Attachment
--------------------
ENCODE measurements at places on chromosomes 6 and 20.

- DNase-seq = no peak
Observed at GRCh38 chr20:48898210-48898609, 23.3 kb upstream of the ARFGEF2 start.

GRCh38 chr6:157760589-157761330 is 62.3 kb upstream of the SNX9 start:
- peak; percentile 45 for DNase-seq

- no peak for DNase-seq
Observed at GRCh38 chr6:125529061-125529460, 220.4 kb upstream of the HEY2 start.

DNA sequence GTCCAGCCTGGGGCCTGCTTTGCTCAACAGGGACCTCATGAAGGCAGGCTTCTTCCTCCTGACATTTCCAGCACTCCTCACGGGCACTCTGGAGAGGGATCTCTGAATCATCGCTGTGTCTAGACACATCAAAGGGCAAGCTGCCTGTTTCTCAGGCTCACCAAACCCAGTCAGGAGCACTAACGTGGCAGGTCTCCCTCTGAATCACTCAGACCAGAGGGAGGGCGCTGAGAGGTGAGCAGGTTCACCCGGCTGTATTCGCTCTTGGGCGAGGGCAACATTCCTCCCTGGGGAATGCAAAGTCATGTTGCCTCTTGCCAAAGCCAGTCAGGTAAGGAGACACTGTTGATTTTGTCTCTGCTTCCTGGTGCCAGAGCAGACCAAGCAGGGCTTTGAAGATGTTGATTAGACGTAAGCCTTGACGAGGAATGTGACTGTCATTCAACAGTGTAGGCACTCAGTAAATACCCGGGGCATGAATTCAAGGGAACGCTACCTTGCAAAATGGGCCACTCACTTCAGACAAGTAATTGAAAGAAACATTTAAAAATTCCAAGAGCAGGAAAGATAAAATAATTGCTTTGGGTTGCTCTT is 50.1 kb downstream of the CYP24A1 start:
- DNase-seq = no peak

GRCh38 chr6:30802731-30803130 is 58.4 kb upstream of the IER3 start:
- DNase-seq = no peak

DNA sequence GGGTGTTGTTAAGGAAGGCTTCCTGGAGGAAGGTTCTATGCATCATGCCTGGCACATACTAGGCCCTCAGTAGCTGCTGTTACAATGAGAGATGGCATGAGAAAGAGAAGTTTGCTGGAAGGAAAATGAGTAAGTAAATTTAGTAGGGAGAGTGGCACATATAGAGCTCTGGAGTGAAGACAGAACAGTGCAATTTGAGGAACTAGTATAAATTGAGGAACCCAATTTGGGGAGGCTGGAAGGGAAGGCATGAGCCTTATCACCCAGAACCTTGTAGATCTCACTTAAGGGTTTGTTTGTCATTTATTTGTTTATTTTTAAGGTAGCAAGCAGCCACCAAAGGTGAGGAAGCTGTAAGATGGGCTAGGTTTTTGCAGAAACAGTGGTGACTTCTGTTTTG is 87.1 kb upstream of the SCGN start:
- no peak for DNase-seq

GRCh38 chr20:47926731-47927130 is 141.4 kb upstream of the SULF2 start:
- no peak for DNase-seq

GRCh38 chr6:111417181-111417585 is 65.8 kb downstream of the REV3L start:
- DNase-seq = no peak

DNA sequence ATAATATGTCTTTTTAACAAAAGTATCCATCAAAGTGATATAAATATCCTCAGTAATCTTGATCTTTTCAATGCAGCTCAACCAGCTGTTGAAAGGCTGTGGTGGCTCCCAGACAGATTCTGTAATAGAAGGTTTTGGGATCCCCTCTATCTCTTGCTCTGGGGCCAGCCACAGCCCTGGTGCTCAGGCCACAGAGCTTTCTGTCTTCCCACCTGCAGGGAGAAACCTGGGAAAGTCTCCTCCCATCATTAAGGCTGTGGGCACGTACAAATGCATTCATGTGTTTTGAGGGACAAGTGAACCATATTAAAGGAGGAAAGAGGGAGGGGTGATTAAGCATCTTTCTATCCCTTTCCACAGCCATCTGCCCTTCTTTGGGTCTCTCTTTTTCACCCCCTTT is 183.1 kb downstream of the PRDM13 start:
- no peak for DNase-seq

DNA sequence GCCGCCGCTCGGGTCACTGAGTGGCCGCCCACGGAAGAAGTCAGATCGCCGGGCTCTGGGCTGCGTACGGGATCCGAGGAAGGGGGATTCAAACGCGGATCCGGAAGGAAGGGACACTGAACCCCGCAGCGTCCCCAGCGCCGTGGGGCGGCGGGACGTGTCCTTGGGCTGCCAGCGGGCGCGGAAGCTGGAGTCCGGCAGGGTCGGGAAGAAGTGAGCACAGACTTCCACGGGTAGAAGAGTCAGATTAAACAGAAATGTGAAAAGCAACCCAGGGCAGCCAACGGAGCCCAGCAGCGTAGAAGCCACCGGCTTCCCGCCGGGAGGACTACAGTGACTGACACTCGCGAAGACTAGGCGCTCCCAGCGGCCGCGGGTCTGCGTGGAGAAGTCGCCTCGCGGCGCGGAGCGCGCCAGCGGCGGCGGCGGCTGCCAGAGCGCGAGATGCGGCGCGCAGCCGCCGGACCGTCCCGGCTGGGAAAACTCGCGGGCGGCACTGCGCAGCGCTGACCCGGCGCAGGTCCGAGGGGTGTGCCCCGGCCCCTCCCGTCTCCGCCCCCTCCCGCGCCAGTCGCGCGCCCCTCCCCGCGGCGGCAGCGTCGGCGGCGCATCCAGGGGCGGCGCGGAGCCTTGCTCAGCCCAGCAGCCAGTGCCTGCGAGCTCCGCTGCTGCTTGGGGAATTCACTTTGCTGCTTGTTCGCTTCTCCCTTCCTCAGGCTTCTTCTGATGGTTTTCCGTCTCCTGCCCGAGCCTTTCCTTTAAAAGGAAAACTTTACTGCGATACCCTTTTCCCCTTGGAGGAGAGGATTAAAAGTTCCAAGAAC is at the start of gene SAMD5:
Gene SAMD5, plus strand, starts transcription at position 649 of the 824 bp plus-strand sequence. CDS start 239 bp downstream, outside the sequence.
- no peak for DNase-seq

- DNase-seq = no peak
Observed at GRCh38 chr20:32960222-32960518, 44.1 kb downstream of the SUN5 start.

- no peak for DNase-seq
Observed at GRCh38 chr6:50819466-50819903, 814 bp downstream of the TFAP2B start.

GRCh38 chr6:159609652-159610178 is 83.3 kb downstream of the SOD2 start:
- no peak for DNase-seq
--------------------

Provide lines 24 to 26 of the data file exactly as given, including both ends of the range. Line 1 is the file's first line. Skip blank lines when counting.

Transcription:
Observed at GRCh38 chr20:32960222-32960518, 44.1 kb downstream of the SUN5 start.

- no peak for DNase-seq
Observed at GRCh38 chr6:50819466-50819903, 814 bp downstream of the TFAP2B start.